Preface to Third Edition
PEARL HARBOR and all its consequences have come since this Primer's first birthday. Thousands of officer candidates have taken up with grim determination the study which to me for years has been a delightful hobby.
In preparing a new edition, the chief problem was whether to cut to the bone and leave only the bare essentials for practical purposes or to retain what seemed, and still seems to me, essential for a secure understanding of the subject.
Pruned down to lines of position only and plotting on charts or plotting sheets, it is possible to get along without the following:
Meridian altitudes, reductions to the meridian and ex-meridian sights for latitude, interval to noon, time of transit, time of sun on the prime vertical, time-sights for longitude, sights for determination of chronometer error, trigonometry, logarithms, much of the sailings, basic astronomy, and sidereal time. (I realize one need not even know the meaning of declination in order to use the almanac andH. 0.214 effectively.)
The original purpose of the Primer however was to help clarify obscurities. It seems to me this can best be done by a build-up from simple to complex, and by giving some procedures which, though no longer needed, have been strong links in the chain leading to present practice. So the main framework of this book remains unchanged.
Some omissions and many more additions will, I hope increase usefulness. While written primarily for surface work, the principles here given are, of course, basic for aerial navigation. No attempt is made to supply detail for the latter, which is so adequately covered in Dutton.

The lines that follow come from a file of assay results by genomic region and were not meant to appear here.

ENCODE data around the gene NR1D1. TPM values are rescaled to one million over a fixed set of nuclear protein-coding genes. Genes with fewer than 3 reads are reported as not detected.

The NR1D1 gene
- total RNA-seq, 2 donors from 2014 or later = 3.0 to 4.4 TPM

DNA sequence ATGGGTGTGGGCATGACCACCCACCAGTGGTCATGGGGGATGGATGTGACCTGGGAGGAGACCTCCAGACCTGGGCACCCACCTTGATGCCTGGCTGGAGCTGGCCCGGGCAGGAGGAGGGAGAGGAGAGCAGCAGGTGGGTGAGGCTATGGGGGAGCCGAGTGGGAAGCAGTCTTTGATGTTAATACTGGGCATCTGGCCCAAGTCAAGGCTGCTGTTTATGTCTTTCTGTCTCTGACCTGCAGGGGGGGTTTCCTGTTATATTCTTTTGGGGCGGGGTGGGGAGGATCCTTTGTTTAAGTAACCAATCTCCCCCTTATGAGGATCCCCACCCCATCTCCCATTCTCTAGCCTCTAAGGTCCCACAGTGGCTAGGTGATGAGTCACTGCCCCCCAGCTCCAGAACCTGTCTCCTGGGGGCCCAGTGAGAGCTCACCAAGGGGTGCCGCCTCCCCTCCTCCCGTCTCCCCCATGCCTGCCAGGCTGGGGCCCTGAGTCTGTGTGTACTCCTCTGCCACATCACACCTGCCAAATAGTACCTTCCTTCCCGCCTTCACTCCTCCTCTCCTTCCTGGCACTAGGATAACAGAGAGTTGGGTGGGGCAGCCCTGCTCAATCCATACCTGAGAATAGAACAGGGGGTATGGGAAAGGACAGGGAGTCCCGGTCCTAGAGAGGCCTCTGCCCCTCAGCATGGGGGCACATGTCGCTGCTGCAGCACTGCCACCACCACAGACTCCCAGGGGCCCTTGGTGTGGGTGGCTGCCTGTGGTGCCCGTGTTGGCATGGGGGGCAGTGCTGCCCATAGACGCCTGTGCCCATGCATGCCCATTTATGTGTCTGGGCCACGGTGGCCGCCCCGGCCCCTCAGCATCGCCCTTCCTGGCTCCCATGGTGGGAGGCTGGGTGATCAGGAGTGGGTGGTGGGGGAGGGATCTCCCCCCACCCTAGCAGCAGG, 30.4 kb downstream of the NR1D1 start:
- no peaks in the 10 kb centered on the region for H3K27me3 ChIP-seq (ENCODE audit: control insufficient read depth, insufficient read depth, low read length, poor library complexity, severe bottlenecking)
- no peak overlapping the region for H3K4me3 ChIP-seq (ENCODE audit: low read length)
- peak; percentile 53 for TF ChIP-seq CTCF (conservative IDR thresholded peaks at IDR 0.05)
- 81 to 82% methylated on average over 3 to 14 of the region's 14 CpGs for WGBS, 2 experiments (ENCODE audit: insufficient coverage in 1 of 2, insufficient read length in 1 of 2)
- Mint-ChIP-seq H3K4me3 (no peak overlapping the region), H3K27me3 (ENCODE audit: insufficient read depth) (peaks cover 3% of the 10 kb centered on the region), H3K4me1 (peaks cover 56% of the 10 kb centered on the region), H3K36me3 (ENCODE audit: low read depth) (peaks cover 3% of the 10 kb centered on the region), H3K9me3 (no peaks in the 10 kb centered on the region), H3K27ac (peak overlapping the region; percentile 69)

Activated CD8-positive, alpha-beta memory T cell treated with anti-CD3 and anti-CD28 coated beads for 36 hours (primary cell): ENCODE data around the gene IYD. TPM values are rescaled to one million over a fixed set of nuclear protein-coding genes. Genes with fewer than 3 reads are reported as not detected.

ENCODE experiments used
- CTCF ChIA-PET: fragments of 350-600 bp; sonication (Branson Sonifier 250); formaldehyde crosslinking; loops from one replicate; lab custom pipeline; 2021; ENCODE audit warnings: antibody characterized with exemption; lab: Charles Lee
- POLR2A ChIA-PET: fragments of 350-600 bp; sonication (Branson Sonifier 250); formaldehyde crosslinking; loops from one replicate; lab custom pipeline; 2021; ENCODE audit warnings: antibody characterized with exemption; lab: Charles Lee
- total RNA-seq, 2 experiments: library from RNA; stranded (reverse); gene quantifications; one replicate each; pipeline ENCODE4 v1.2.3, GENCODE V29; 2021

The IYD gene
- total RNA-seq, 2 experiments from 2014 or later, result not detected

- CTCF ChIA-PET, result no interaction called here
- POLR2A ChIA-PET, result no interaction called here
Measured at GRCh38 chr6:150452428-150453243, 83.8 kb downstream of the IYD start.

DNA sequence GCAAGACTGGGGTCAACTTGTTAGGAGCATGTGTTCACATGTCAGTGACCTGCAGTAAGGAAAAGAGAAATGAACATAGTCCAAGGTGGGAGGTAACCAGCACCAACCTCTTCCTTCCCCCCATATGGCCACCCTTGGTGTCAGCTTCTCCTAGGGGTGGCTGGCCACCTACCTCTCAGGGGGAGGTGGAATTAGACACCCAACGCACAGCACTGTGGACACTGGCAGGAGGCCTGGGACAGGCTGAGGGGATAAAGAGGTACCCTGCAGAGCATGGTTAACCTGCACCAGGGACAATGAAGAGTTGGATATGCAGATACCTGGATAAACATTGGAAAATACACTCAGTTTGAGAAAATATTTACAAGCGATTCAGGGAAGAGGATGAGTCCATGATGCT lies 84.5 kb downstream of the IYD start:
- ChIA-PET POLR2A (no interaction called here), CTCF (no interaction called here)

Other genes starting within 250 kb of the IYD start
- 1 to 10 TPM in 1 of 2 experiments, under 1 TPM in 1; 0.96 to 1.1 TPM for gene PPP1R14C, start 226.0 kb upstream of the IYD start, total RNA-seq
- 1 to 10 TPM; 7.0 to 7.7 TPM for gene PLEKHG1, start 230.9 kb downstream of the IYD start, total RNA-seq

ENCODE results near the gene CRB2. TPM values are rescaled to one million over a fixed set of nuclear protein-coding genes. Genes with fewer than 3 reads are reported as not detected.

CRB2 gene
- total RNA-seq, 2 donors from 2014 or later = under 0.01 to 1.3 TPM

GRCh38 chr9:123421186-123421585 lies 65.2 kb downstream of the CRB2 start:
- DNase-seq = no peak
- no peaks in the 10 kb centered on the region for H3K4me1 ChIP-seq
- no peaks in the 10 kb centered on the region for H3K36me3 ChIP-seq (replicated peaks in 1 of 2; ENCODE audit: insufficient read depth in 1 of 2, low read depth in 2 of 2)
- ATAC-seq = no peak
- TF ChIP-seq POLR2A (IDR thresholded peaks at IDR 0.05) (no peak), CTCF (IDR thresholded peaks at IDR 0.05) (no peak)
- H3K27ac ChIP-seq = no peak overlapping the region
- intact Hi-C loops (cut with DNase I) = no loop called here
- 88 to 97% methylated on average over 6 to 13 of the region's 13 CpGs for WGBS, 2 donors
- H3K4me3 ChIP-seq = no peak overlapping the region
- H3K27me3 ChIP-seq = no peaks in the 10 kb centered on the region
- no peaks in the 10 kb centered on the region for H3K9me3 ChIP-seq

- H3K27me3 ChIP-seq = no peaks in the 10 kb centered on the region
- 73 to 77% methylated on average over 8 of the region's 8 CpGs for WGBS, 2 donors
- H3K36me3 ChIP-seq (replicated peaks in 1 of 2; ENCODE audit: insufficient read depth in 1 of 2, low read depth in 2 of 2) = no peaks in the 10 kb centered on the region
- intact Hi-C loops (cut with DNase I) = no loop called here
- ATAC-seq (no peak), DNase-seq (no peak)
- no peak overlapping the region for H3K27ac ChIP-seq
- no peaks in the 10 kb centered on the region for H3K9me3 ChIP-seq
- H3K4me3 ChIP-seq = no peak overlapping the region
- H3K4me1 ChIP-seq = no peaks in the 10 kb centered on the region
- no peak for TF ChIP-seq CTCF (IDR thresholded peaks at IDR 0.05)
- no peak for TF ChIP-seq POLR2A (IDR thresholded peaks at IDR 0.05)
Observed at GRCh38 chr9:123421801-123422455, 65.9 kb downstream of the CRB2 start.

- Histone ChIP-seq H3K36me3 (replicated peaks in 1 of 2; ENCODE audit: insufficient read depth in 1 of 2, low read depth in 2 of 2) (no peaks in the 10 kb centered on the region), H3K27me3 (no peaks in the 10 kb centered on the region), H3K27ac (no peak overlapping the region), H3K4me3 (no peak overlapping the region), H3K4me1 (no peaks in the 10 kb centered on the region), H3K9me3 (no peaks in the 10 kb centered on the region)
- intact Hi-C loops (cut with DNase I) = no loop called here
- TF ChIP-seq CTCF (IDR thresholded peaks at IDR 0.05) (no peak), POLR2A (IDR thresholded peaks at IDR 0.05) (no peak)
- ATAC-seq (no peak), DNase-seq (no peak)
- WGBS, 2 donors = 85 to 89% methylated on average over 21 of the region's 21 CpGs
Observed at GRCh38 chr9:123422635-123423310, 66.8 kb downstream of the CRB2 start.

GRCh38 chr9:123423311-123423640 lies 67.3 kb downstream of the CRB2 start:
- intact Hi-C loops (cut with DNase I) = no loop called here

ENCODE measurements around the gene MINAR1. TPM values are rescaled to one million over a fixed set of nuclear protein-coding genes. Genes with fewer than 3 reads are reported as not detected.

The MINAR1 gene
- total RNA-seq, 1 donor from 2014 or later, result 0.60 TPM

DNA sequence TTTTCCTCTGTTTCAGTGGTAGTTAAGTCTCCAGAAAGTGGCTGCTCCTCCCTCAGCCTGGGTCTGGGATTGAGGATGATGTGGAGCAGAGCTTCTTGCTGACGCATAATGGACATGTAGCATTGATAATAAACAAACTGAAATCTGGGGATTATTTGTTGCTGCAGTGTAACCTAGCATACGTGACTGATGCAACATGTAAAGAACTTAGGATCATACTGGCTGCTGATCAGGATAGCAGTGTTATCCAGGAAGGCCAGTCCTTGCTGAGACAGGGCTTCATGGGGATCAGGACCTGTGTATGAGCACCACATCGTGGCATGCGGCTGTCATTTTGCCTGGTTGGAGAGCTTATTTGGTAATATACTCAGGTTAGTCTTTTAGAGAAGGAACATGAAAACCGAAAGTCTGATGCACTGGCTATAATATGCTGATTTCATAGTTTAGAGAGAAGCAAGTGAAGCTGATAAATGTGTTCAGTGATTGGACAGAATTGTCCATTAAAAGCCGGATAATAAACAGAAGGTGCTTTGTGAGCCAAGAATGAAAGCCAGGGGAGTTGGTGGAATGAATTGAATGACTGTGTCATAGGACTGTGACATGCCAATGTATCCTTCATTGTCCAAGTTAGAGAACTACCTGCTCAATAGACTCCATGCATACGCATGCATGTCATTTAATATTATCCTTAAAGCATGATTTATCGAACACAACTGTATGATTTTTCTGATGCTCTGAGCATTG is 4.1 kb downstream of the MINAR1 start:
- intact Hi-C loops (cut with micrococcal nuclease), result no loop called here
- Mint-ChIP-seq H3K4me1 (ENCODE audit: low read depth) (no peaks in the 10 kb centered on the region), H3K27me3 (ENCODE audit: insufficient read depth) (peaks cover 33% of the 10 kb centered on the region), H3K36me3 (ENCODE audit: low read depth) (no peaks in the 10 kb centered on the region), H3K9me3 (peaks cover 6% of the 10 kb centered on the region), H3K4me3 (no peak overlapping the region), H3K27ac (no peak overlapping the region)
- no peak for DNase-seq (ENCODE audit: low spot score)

I am still convinced that years of custom have made it more natural and easy to look, in imagination, at this world and the universe from above the north rather than from below the south pole. Hence I have retained the style of diagram in general use until the years 1936-39, when the leading texts shifted their viewpoint to face Antarctica. Probably the important thing is to get the habit of using some time diagram — not a particular type.
In this third edition, about twenty-five minor corrections, changes or insertions have been made without change of page number. An important addition on Sidereal Time has been added on page 249 and the author's new "Uniform Method for More Exact Time of Local Transit of Any Body" will be found on pages 254-258.
Having been found physically ineligible for active duty, I launch this new Primer with a bold hope that somehow its influence, however small, will count in the score of ultimate Victory.
J. F. February, 1944 Chicago, Illinois